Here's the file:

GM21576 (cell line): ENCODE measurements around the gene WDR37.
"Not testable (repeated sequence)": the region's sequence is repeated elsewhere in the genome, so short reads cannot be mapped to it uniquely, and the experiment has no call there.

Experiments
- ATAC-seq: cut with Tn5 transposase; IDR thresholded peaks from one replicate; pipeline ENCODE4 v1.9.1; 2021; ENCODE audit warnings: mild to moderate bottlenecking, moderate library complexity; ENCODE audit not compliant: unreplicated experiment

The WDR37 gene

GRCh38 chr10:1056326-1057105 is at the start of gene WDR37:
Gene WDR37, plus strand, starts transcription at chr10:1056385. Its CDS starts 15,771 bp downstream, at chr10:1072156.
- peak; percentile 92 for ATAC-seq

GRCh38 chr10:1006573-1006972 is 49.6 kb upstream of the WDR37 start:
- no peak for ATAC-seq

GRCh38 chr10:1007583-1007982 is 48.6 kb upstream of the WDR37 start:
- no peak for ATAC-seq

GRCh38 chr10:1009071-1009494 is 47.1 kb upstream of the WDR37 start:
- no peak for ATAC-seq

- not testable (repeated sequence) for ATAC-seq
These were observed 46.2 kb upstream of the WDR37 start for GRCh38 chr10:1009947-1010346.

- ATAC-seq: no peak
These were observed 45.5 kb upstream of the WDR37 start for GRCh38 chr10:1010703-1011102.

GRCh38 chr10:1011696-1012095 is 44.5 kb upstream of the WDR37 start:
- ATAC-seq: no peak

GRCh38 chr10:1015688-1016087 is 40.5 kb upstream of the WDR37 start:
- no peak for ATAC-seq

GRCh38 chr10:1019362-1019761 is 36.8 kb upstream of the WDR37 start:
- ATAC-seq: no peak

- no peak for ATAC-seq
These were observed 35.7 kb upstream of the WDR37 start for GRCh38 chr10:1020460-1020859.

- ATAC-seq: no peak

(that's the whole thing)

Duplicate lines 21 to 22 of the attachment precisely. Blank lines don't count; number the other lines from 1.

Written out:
GRCh38 chr10:1015688-1016087 is 40.5 kb upstream of the WDR37 start:
- no peak for ATAC-seq